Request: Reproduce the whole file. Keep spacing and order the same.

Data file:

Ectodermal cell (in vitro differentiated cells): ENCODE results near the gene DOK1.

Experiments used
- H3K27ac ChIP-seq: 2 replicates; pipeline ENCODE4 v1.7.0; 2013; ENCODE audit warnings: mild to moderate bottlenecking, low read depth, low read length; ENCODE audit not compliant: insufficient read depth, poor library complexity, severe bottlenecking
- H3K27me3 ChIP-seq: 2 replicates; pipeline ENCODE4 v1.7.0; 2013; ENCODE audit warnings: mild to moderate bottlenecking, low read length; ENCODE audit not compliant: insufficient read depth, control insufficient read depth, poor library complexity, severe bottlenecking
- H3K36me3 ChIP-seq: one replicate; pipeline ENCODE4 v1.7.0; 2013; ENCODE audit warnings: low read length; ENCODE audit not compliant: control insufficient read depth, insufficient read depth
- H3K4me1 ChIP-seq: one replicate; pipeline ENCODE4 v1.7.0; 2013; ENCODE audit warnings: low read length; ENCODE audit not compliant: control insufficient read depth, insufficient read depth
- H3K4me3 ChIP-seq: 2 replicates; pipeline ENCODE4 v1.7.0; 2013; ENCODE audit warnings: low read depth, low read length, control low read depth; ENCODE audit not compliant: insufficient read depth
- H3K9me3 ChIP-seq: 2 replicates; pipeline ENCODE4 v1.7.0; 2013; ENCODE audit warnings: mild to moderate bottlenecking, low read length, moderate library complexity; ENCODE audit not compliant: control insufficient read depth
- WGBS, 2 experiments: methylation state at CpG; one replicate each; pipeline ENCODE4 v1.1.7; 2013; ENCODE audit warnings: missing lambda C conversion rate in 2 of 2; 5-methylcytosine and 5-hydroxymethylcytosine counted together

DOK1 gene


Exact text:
Ectodermal cell (in vitro differentiated cells): ENCODE results near the gene DOK1.

Experiments used
- H3K27ac ChIP-seq: 2 replicates; pipeline ENCODE4 v1.7.0; 2013; ENCODE audit warnings: mild to moderate bottlenecking, low read depth, low read length; ENCODE audit not compliant: insufficient read depth, poor library complexity, severe bottlenecking
- H3K27me3 ChIP-seq: 2 replicates; pipeline ENCODE4 v1.7.0; 2013; ENCODE audit warnings: mild to moderate bottlenecking, low read length; ENCODE audit not compliant: insufficient read depth, control insufficient read depth, poor library complexity, severe bottlenecking
- H3K36me3 ChIP-seq: one replicate; pipeline ENCODE4 v1.7.0; 2013; ENCODE audit warnings: low read length; ENCODE audit not compliant: control insufficient read depth, insufficient read depth
- H3K4me1 ChIP-seq: one replicate; pipeline ENCODE4 v1.7.0; 2013; ENCODE audit warnings: low read length; ENCODE audit not compliant: control insufficient read depth, insufficient read depth
- H3K4me3 ChIP-seq: 2 replicates; pipeline ENCODE4 v1.7.0; 2013; ENCODE audit warnings: low read depth, low read length, control low read depth; ENCODE audit not compliant: insufficient read depth
- H3K9me3 ChIP-seq: 2 replicates; pipeline ENCODE4 v1.7.0; 2013; ENCODE audit warnings: mild to moderate bottlenecking, low read length, moderate library complexity; ENCODE audit not compliant: control insufficient read depth
- WGBS, 2 experiments: methylation state at CpG; one replicate each; pipeline ENCODE4 v1.1.7; 2013; ENCODE audit warnings: missing lambda C conversion rate in 2 of 2; 5-methylcytosine and 5-hydroxymethylcytosine counted together

DOK1 gene